Updated: Ratings cabal = group therapy and pressure on Nielsen
During the conference call today with the Coalition for Innovative Media Measurement (CIMM) I exercised restraint rather than pressing the buttons on the phone to ask a question. My question would not have been a question but more of “Oh come ON. You HAVE to be kidding me!!”
Here is a group of content providers, advertising agencies and advertisers who are coming together with a hardly funded entity that will do requests for proposals which may or may not wind up getting funded. It sounds like so far between the fourteen current participants they managed to scrape together a million bucks (“seven figures” total between all 14 participants is all they would say).
So what will we get?
If I were a betting man I’d bet you get the following:
- nothing much, really, at least not in terms of the way the advertising is bought and sold
- a means to put additional pressure on Nielsen
- group therapy
There is value in those last two bullets. Putting pressure on Nielsen can only be good from the consortium’s perspective. I’m sure there’s also the fantasy of “everything Nielsen gives us, plus more, plus better, plus cheaper!”
As fantasies go, it’s not exactly “It would be really cool to be Tom Brady for a day…” but it’s at least understandable.
The broadcast networks get a place to vent their frustration and belief that as many people are watching their stuff as ever, it’s just not being watched live, so they are not making as much. “Waaaaaaahhhhhhh! Waaaaaaaaaaahhh!” And the consortium will nod sympathetically in agreement. The cable networks will get to use it as sort of social networking to convince advertisers the premiums between broadcast and cable are too high. The advertisers will smile at all parties while thinking “yeah, right, like we’re going to PAY you for DVR viewers who watch a week later. HAHAHAHA Good luck with that!”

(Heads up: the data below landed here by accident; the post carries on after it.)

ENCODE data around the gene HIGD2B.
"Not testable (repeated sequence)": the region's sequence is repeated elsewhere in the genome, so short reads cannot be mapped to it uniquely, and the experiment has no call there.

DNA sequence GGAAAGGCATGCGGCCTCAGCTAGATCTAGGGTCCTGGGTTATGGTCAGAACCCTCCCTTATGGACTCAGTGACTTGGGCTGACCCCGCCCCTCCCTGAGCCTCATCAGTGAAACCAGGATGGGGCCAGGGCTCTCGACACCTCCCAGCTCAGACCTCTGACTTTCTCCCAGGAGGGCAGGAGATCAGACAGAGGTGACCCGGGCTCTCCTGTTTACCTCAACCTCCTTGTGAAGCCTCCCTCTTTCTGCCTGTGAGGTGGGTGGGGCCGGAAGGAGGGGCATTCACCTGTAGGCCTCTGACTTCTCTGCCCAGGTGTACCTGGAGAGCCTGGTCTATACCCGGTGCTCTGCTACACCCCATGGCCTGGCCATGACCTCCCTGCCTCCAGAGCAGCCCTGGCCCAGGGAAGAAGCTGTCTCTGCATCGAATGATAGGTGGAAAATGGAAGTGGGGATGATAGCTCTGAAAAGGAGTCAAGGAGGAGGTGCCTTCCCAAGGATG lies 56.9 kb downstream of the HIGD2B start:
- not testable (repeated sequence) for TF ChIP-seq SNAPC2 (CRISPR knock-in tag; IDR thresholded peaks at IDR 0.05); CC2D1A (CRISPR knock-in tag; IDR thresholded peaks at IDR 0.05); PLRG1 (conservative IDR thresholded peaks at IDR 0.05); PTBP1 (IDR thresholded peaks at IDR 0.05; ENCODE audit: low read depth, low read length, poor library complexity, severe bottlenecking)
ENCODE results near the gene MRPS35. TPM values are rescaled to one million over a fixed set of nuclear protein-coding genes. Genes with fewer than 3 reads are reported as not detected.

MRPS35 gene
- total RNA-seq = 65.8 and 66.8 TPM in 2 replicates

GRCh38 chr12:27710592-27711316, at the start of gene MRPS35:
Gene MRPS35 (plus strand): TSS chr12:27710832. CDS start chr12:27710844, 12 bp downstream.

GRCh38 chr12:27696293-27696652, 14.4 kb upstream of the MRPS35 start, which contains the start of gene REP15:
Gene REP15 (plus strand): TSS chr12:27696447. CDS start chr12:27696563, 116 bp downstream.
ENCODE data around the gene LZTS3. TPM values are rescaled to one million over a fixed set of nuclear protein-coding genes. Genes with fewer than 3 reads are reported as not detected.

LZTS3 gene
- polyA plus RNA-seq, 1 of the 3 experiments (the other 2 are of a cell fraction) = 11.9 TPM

The advertisers get a place to vent their frustration that they want ratings measurements on commercial spots, rather than average commercial ratings (this actually seems very reasonable to me, so I won’t add a “waaaaaaaahhhh!”) and the consortium will nod in agreement.
And the agencies will do anything and everything they can to make both the buyers and sellers of advertising as happy as possible. Because at the end of the day, that’s just what they do.
But if you’re not looking to replace Nielsen and you’re not looking for a new currency to buy and sell advertising, why get the buyers and sellers of advertising together? If between these 14 companies they can barely scrape together a million bucks, how serious are they about accomplishing anything besides putting additional pressure on Nielsen and group therapy?
On the other hand, a million bucks or so to put pressure on Nielsen and get group therapy in the bargain? Quite honestly, that seems like a bargain at 10 times the price.
Update: Claire Atkinson has a good write up, and says that each of the 14 members ponied up $100,000 so the consortium is seeded with 1.4 million. Atkinson notes that it “pales in comparison to the $7.5 million over three years that Nielsen has already invested in the Council for Research Excellence, an independent cross industry body with a similar mission and membership to CIMM.”